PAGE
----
What kind of changes would you make to your life if you could? If nothing could stop you?

Stop saying you’ll do them someday and do them now.

Here’s a sketch.


The Sardine

Goodbye, goodbye, goodbye

And good riddance to bad luck! #AC/DC

There’s a cupboard in my room that I very rarely open.

It’s full of all the sketchbooks that I filled when at university, final projects, art materials and fancy drawing paper. Just looking at it made me feel a little bit nervous. Like something evil was going to pop out of it.

With all these changes I’ve been making in order to get back into drawing, I felt that it was going to be necessary to open the doors and pull out all those reminders of how I’m not an artist like I thought I would be.

And so I did. I flipped through all my old sketchbooks and only kept the ones that I really liked and felt would inspire me, as well as the ones that were barely used so I could rip out the old doodles and maybe start getting back into sketching. Out of 20 sketchbooks I kept 3.

I asked around to see if anyone wanted the almost unused art materials that I know I won’t use: oils, acrylics, pastels, huge paintbrushes and old pots of ink. It took me 2 hours to find a home for everything.

The day after, I loaded my car with everything I was going to throw away and drove to the big bins up the road.

The more sketchbooks I threw in the bin, the more anxious I felt. Instead of relieved, I felt the way you feel when you’re exercising and you know you only have to hold on for another 15 seconds to finish the set. Do it, do it, keep going, just a bit longer!

When I threw the last one away I didn’t feel I’d been freed from the shackles of my past. I felt like I was going to cry.

Now I realise that I was mourning. Mourning for what could have been. For all those dreams and expectations that were left disappointed in the past.

I needed a minute to say goodbye to the hope that I was still clinging onto, even now, 6 years later. I’ll never be the artist I was. I don’t want to be the artist I was.

I want a fresh start.

And now I feel capable of doing just that.

And good riddance!

Here’s a sketch.


The Sardine


The Minimalism Game


So, in an effort to get rid of some stuff, I’ve decided to do the Minimalism Game. Here are the rules:

  • Grab a friend / family member and have them join the game (or join one of the many Facebook groups the Minimalists have if you don’t have anyone willing to do it with you, like me).
  • On day 1, you get rid of 1 thing. On day 2 you get rid of 2 things, and so on and so forth, until the 31st when you get rid of 31 things. The items must be out of your house by midnight each day.
  • Whoever can keep it up the longest wins. If you both do it until the end you both win.

Let’s see how far I can keep it up, bit worried about the daily deadline, especially on my busy work days, but I think I’ll just take it easy and get rid of the stuff when I can.

Interested? Why not give it a go?

If you do, share it! If you want to do it this May, look up the Declutter Squad on Facebook, that’s where I’m sharing the experience with a few more people online. We’re going to post photos of everything we get rid of, so why not join us?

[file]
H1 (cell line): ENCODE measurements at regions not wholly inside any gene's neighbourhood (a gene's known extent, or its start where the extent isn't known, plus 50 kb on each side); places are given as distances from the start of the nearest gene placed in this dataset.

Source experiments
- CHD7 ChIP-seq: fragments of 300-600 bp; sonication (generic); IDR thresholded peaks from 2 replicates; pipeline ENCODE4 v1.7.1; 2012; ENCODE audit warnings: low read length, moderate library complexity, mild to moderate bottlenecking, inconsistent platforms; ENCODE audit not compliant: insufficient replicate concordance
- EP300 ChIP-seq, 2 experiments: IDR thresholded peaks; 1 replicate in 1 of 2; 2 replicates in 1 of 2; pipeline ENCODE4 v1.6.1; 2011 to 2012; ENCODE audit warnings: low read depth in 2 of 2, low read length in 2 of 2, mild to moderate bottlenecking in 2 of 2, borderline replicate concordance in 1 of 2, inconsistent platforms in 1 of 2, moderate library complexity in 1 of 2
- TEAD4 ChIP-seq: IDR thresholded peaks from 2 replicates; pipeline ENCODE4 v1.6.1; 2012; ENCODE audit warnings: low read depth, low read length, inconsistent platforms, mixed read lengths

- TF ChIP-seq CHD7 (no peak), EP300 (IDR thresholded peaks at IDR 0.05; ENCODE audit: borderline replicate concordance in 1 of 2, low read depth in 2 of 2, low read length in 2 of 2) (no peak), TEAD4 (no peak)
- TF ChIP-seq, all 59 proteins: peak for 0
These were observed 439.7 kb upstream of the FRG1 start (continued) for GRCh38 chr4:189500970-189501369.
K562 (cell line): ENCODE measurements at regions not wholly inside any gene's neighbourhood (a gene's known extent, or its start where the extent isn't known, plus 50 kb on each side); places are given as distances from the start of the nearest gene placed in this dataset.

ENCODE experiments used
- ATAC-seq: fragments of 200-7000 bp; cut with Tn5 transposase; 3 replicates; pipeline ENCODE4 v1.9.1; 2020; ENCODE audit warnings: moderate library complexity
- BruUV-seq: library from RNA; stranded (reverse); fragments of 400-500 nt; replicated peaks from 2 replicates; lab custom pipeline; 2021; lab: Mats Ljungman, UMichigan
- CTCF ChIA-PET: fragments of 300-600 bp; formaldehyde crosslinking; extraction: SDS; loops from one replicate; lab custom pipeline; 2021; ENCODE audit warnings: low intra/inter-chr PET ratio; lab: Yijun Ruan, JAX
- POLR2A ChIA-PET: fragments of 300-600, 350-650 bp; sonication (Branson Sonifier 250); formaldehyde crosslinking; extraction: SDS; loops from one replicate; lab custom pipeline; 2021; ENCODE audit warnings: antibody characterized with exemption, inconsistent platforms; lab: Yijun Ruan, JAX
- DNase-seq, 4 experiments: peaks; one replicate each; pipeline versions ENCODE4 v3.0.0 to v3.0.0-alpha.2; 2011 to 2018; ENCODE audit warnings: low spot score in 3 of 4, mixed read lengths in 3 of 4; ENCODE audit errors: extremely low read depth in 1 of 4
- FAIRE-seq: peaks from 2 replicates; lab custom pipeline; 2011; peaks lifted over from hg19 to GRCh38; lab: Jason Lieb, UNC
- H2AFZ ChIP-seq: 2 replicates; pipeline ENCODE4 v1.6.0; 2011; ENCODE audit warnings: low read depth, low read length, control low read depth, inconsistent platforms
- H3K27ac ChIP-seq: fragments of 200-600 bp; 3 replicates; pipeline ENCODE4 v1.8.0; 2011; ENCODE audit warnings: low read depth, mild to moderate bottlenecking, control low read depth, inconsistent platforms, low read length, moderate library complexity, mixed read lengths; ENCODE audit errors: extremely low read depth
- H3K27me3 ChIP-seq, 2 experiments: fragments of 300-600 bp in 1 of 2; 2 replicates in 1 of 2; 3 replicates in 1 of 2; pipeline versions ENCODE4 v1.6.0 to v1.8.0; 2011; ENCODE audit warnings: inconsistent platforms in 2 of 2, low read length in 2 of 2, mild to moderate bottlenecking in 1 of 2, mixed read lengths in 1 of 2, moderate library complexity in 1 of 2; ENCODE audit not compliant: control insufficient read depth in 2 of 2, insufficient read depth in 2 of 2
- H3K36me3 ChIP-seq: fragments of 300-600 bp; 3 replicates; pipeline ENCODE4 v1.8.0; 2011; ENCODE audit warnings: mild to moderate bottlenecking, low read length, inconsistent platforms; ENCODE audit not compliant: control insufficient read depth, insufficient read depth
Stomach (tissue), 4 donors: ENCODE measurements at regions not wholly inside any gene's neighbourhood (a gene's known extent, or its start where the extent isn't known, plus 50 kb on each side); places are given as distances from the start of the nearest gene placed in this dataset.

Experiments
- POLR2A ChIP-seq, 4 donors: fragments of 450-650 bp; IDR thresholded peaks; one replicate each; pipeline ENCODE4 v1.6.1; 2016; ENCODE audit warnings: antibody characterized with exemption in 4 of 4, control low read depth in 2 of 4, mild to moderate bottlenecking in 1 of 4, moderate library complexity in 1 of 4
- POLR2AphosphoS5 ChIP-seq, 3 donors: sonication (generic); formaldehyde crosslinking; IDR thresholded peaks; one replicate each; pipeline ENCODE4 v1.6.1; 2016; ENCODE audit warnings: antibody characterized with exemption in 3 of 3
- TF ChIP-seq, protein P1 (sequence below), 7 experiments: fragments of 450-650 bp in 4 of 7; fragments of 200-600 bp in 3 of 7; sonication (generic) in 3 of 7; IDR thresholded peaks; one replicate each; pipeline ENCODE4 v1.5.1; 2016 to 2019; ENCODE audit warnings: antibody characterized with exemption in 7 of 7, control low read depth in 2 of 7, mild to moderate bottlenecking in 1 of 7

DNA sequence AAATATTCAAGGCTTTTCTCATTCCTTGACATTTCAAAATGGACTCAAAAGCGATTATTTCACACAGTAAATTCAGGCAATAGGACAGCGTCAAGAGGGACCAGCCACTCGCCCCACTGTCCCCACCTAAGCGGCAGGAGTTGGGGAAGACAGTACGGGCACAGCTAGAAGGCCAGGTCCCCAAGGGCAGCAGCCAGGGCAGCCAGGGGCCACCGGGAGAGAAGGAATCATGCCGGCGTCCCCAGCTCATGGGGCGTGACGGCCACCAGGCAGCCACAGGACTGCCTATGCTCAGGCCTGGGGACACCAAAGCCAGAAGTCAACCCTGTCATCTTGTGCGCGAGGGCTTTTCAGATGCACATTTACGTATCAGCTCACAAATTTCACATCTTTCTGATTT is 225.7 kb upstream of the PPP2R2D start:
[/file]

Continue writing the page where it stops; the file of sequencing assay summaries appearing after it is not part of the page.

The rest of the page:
Here’s a sketch of an old character, because this blog was about overcoming my fear of drawing and I want to show you my progress. It’s been tricky but I think that decluttering my life has been playing a bit part in getting back into doodling.


The Sardine




A few months ago I watched a documentary on Netflix on Minimalism. This introduced me to the Minimalists. At first, minimalism didn’t really resonate with me. I thought I should get rid of some stuff and that I should think more before I made a purchase, but that was pretty much it.

Later on I taught a lesson on consumerism (I’m an English teacher) and decided to play the intro of the documentary in class to spark some debate. I then ended up watching the rest of it again and something clicked. I’d been feeling down and a bit lost. I didn’t really know what to do with myself. Rewatching the documentary made me wonder why these people looked so damn happy.

So, I looked the Minimalists up, as well as others, and am now reading one of their books (Minimalism: Live a Meaningful Life) and, even though I don’t really like the way they express themselves in the book – sounds a bit forceful – they make a lot of good points. I decided to try it out.

Now, I’m not going to say that I’ve become a minimalist, or that I’m on my minimalist journey, but it definitely was an eye opener to how I was living my life. It made me change the way things were going.

The first thing I set out to do was to get rid of most of my stuff, or at least anything that didn’t add value to my life. I’ve started with my books and am still organizing things (a week later)! I’ve written a list of all the books I want to get rid of and have given it to all my friends, family members and acquaintances to see if they want them. At the end of May I’ll donate the remaining books at my mom’s friend’s secondhand bookshop.

I’ve also bet myself that I couldn’t go a week without chocolate, biscuits or sweets. It’s day 6 and I’m still going strong. That’s a big victory for me, as I was eating them nonstop, and it’s given me confidence.

“I can tackle anything I put my mind to.”

I’ve also started exercising in the morning, and in a way that I enjoy. It doesn’t feel like work at all. I feel more energectic and this has in turn given me the confidence to dig out my coloured pencils out of the cupboard of old art materials and sketchbooks that I never open and try them out. Here’s the result:


It isn’t much but it’s something.

And I actually had fun!

I’ve been making small changes and they’ve really helped with my self-esteem. Change isn’t easy but it works wonders.

When you feel down in the dumps, how do you crawl back out into the sunshine? It’s only by taking action that we can better ourselves.

Don’t be scared, take that jump.

The Sardine